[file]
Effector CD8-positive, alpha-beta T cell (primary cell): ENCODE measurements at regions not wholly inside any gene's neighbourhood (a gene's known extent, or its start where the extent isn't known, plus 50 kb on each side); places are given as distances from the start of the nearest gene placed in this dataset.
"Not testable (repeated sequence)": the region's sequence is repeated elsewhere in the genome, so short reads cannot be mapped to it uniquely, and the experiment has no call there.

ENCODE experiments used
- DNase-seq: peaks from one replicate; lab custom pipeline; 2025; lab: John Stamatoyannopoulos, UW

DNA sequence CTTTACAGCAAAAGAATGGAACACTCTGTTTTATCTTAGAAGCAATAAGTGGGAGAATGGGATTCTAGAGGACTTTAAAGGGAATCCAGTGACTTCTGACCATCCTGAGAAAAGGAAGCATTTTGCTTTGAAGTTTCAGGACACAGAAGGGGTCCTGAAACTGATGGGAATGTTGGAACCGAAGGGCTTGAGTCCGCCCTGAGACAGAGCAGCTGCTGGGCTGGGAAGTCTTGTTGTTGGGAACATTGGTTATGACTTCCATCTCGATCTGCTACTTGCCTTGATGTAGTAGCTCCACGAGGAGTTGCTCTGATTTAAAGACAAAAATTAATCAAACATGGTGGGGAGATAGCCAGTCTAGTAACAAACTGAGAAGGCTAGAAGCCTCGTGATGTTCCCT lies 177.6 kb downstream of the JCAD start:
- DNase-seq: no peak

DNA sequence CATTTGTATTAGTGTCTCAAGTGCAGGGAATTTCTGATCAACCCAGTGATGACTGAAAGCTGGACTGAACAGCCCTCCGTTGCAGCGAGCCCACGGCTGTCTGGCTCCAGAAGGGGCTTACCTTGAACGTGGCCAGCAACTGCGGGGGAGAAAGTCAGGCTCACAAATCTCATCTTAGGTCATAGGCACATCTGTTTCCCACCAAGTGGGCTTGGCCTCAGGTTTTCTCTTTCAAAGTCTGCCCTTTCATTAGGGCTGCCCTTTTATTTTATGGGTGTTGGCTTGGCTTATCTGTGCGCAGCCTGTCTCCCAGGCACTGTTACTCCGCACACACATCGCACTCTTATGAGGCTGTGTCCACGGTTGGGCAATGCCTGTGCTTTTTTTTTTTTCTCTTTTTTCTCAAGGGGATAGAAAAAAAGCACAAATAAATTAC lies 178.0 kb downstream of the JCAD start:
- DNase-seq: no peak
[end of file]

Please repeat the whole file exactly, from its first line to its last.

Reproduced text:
Effector CD8-positive, alpha-beta T cell (primary cell): ENCODE measurements at regions not wholly inside any gene's neighbourhood (a gene's known extent, or its start where the extent isn't known, plus 50 kb on each side); places are given as distances from the start of the nearest gene placed in this dataset.
"Not testable (repeated sequence)": the region's sequence is repeated elsewhere in the genome, so short reads cannot be mapped to it uniquely, and the experiment has no call there.

ENCODE experiments used
- DNase-seq: peaks from one replicate; lab custom pipeline; 2025; lab: John Stamatoyannopoulos, UW

DNA sequence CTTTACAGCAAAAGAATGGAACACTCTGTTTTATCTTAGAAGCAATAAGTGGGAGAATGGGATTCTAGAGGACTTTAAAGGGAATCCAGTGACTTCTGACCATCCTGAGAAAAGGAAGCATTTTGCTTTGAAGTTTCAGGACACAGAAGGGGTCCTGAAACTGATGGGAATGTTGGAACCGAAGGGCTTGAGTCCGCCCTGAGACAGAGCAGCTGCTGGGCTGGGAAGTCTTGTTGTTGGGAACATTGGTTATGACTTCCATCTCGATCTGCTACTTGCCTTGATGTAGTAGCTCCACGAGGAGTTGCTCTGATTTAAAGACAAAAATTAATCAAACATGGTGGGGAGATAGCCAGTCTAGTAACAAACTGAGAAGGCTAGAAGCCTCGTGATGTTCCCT lies 177.6 kb downstream of the JCAD start:
- DNase-seq: no peak

DNA sequence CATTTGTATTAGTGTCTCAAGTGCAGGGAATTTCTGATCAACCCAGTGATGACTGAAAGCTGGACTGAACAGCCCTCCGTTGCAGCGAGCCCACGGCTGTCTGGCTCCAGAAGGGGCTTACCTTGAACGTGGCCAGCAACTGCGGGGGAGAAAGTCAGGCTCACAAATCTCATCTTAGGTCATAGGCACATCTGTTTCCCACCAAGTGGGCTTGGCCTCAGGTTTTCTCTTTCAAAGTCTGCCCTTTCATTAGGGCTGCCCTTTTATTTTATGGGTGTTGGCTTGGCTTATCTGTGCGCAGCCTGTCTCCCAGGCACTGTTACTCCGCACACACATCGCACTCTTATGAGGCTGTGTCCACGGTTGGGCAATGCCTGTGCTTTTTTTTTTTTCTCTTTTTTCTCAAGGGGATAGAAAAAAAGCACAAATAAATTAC lies 178.0 kb downstream of the JCAD start:
- DNase-seq: no peak